Officials Struggled With Trump’s Ukraine Aid Freeze, Emails Show

“We were not clear what direction to take this. Do you have any insight here?” Mr. Duffey wrote.

The files do not include any response from Mr. Blair. In addition, the federal judge who ordered the release of most of the emails sought by The Times, Amy Berman Jackson of Federal District Court in Washington, ruled that some were exempt from disclosure because they contained privileged communications involving Mr. Trump himself.

But by July 17, Mr. Duffey wrote again to Mr. Blair, saying that officials at the Pentagon, the State Department and the National Security Council wanted to know whether the freeze was limited to lethal support or applied to all security assistance — and questioning its rationale.

The officials were asking, he wrote, “whether there is insight on motive or duration, such as an intent to gain leverage for an upcoming engagement with Ukrainian leadership. I understand there may be sensitivity behind much of this, but committed to see if I could get some insight beyond just the directive for a freeze.”

Mr. Blair replied curtly: “On Ukraine assistance, the president wants all security assistance frozen. We need to let that take hold and understand the implications of the freeze, and then see if he wants to revisit that decision.”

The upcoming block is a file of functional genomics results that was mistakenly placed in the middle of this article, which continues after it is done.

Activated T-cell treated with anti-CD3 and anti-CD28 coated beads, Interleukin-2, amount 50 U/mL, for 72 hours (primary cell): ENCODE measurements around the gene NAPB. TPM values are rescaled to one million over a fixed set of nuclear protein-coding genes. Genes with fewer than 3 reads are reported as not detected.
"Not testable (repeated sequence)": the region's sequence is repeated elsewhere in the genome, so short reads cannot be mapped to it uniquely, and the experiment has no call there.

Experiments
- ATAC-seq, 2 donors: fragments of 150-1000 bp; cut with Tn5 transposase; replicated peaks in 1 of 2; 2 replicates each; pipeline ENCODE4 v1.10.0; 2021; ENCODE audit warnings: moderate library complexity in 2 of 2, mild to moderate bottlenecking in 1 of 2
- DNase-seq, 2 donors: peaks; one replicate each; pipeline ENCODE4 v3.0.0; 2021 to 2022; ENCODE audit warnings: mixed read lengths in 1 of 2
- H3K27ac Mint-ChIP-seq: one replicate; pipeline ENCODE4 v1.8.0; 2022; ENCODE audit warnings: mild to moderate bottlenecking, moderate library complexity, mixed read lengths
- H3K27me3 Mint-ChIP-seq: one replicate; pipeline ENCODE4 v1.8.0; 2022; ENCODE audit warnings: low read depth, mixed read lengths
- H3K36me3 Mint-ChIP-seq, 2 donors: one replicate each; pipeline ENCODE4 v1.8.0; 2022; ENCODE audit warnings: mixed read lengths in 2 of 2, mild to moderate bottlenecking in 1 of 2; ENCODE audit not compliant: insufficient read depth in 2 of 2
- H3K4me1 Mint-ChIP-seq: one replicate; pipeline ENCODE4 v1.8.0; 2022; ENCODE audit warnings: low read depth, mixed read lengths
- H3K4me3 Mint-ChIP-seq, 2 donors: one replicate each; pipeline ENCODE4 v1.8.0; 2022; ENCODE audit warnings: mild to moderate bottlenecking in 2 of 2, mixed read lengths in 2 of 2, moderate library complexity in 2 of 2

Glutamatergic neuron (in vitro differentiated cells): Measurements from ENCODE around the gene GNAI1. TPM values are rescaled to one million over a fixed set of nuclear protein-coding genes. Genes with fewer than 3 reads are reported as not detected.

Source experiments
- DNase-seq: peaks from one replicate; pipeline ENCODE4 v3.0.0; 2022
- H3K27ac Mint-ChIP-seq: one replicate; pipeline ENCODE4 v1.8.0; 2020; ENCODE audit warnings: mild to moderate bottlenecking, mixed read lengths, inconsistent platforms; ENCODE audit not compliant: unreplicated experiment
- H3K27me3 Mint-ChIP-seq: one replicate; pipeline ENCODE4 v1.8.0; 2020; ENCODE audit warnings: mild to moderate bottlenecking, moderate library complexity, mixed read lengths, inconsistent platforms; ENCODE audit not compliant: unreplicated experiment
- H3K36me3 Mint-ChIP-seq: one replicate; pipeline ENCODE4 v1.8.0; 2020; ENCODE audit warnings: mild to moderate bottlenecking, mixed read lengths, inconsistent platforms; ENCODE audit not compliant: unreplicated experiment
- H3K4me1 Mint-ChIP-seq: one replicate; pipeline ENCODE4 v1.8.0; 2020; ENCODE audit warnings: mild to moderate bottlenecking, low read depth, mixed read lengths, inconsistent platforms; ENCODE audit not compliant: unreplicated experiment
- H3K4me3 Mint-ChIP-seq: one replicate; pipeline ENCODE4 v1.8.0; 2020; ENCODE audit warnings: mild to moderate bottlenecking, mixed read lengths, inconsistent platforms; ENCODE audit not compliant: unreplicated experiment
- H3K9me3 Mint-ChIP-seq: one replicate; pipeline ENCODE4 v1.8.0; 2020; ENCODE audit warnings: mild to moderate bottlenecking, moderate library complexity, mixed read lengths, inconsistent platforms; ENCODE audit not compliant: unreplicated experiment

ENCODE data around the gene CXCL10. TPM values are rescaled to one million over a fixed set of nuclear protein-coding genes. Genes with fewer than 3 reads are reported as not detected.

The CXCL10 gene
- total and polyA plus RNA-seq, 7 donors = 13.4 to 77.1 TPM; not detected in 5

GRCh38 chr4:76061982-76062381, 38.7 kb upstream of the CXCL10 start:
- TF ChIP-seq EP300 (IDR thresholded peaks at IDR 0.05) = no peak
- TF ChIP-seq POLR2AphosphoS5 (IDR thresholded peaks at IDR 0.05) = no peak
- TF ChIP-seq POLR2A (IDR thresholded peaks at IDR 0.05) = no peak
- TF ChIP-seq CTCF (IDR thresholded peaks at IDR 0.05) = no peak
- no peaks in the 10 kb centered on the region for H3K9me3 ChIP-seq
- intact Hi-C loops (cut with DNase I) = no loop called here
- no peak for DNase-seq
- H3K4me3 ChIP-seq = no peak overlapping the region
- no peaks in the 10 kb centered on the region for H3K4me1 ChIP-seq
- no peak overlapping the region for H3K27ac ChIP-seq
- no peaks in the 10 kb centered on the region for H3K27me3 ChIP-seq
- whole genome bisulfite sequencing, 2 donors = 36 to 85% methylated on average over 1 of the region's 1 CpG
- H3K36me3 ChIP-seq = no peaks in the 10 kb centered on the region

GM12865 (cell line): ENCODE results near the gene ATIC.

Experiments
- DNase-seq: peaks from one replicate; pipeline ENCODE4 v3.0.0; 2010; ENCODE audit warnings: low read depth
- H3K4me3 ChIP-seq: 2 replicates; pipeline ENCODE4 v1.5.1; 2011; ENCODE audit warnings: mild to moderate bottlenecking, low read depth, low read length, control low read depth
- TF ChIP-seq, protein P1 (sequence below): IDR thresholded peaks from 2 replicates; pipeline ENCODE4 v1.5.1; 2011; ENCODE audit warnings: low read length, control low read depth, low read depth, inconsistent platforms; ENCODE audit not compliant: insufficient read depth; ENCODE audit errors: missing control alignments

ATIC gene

It was a week later, on July 25, 2019, that Mr. Trump had a phone call with Mr. Zelensky that became central to the impeachment. According to a White House summary, after discussing military aid, Mr. Trump pivoted to pushing for the investigations he wanted, saying “I would like you to do us a favor, though.”

Mr. Blair and Mr. Duffey continued to correspond about the freeze, according to the documents. One anticipated topic for a July 26 meeting was the “potential legal issue” of whether Mr. Trump’s withholding of funds would violate the Impoundment Control Act given that the money had been appropriated by Congress.

Facing growing scrutiny, Mr. Trump eventually lifted the hold in September 2019, but events were already barreling toward impeachment. Amid the growing furor, The Times requested disclosure of emails between Mr. Blair and Mr. Duffey; while the White House is generally exempt from requests under the open records law, the Office of Management and Budget is covered by it.

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